So we wake up on Monday, August 20 2012, to find out Richard Aoki is alleged to have been a long time informant of the FBI. A serious allegation, needless to say. Aoki’s military training, access to weapons, ethnic origin, and charisma, were critical components in the development of the practice of the Black Panther Party for Self-Defense, its views on internationalism, its views on armed struggle, and its approach to ethnic groups other than Black Americans.
To cast him in the light of a snitch shakes the very foundations of one of the most important, successful, and tragic examples of revolutionary organizing in the second half of the 20th century in the United States of America. It opens wounds of anti-Asian bigotry among Black revolutionaries, questions the internationalist instincts of the BPP, and in general pushes the ever present question of a security culture to the forefront. It also forces us to revisit COINTELPRO, and its current incantations as an existing force, rather than a painful memory of a long-gone era.
While there is much to be said, my intent in this brief note is to put forward some rather incomplete initial thoughts – while approaching what I feel and view as the most critical areas to evaluate.
Snitch Jacketing 2.0
“Snitch Jacketing” is a classic counter-intelligence practice, in which people who are not informants are named as informants either via “leaks” or via other actual informants, in order to de-stabilize the targetted individual or the targetted group. It is historically extremely effective, and hence has been used time and time again.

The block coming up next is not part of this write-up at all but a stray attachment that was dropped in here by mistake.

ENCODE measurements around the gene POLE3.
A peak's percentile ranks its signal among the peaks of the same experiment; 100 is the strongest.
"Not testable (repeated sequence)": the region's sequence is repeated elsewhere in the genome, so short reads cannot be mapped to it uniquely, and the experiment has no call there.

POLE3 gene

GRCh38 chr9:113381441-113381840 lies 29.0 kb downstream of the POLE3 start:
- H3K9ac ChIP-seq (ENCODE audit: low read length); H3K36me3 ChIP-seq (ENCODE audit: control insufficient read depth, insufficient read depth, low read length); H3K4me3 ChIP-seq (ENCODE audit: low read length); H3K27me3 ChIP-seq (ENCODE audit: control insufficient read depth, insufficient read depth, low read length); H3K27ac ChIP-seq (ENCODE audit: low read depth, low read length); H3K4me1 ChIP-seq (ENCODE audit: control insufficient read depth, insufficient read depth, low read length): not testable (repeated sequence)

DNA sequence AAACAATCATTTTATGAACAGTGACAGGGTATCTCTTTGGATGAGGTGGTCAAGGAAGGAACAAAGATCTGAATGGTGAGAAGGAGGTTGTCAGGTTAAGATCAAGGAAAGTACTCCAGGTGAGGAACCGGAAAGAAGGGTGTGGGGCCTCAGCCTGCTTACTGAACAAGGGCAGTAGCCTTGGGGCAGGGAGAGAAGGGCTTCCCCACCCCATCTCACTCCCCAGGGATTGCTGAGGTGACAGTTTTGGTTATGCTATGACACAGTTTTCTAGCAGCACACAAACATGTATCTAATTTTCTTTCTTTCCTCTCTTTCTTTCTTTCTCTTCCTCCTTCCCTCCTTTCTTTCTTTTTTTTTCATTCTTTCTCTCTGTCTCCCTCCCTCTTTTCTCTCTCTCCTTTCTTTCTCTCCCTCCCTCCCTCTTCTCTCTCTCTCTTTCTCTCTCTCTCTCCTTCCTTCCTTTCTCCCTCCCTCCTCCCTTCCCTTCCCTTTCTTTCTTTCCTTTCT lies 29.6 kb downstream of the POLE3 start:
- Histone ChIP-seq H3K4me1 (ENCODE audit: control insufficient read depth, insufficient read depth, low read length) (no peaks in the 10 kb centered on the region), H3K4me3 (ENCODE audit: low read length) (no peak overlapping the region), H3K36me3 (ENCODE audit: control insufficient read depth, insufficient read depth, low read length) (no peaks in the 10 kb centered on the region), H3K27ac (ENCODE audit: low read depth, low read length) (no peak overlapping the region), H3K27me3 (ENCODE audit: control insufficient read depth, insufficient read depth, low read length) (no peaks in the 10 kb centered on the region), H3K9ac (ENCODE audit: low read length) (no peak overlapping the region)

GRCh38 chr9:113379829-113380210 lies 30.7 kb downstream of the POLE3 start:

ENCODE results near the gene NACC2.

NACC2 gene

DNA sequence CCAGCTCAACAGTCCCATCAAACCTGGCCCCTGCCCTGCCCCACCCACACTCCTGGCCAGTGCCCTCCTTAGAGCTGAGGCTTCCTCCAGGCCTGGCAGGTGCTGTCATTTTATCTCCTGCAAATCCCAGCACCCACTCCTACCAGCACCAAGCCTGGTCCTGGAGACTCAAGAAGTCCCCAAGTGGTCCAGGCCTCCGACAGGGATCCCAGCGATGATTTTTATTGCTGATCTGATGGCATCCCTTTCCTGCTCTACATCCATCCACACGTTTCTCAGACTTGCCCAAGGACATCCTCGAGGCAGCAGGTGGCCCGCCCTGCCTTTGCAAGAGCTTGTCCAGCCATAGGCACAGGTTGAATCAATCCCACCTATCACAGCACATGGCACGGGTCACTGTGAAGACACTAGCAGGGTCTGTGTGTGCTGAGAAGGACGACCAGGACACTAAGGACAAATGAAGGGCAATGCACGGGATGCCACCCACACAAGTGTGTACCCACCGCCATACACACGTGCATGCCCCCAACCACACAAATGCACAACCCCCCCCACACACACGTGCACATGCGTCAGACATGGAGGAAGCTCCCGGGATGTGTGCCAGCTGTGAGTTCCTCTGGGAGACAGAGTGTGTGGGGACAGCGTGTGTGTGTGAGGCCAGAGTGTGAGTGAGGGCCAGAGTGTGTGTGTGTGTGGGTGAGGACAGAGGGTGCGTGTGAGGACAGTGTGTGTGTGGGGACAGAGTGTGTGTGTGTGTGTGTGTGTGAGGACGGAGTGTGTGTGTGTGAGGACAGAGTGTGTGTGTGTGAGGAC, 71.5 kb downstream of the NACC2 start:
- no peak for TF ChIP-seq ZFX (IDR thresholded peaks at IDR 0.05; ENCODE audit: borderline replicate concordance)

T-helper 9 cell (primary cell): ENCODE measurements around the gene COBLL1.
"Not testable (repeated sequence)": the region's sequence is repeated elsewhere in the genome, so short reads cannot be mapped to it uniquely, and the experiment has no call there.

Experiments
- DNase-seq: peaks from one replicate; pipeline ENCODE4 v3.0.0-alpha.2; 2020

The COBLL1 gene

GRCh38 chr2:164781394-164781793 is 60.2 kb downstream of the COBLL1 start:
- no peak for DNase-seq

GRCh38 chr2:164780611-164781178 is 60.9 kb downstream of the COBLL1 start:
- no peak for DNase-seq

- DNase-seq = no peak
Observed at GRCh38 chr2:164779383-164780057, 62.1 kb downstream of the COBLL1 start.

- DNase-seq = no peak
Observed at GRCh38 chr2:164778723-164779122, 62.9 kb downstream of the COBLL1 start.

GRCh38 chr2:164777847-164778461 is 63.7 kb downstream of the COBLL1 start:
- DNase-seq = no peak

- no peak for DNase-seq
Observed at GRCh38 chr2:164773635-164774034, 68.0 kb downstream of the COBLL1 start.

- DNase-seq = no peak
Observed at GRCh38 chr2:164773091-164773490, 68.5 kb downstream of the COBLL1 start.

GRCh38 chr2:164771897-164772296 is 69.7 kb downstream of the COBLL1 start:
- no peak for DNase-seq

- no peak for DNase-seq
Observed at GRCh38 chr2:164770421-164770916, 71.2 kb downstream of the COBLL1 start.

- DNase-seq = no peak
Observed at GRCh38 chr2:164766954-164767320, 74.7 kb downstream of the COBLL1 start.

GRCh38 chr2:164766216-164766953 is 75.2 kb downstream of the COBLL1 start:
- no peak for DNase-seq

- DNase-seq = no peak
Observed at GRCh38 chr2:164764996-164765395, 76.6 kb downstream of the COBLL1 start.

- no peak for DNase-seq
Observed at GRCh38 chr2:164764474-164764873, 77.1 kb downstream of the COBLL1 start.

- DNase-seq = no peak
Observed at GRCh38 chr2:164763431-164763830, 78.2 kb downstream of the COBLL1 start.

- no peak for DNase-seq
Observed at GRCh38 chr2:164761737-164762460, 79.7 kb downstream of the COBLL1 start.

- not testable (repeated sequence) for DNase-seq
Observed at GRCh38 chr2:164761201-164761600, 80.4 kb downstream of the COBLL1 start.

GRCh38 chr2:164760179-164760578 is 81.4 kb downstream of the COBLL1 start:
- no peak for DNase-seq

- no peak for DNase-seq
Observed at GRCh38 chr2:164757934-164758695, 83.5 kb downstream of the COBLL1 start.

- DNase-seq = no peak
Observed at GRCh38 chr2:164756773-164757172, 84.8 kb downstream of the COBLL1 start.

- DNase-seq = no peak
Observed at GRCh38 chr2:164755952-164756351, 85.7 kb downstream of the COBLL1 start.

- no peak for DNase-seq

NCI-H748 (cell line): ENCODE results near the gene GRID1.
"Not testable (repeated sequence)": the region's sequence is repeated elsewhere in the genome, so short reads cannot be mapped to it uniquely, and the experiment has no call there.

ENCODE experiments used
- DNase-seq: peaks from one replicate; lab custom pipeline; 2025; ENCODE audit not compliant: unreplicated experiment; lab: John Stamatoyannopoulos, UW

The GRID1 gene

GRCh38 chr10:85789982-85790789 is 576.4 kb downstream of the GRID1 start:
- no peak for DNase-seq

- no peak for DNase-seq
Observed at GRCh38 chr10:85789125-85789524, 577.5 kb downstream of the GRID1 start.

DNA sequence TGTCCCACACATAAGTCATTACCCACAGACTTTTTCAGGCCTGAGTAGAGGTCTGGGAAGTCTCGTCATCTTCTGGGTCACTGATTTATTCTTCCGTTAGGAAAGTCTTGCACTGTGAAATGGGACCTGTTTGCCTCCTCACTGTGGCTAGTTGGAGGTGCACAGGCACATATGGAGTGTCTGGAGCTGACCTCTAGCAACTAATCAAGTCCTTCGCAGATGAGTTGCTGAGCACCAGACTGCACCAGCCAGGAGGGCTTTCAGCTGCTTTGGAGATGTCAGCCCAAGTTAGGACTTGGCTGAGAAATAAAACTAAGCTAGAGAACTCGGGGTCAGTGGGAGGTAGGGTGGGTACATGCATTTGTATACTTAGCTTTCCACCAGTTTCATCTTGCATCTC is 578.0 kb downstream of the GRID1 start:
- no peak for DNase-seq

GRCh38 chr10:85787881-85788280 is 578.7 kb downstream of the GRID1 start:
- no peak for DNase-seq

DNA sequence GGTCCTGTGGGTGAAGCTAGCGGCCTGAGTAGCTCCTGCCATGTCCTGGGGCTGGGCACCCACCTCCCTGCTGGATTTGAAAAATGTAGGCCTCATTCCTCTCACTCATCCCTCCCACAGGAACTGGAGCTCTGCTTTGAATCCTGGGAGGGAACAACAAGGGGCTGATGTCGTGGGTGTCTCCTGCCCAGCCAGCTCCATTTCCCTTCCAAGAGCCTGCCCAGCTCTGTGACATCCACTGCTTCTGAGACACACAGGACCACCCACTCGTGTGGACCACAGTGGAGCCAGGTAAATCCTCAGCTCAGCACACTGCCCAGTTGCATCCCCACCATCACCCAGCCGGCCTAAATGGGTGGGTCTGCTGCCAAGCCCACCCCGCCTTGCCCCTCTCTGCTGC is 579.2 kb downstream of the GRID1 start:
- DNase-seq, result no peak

Perhaps one of the most famous examples in the western world was the Provisional Irish Republican Army Supergrass Affairs, where a number of lesser figures were accused and sometimes even executed of being informants, while the actual informants remained free. It was an terribly effective tactic: it paralyzed entire units of the PIRA and other groups, while leading to large scale arrests of dozens of activists and Volunteers.
Snitch jacketing, however, has been losing effectiveness because of the information society and also because it generated a culture within certain corners of the revolutionary movement in which the fear of informants is such, that the State has no need to deploy it: then groups themselves perpetuate a paranoid style of politics that neutralizes them.
The contemporary State hence has modified the age-old technique into something we can call Snitch Jackecting 2.0. It utilizes the existing history to create a panoptical paranoia on the target, and this needs to be fed from time to time with fresh kills, to keep the tree of fear and uncertainty watered.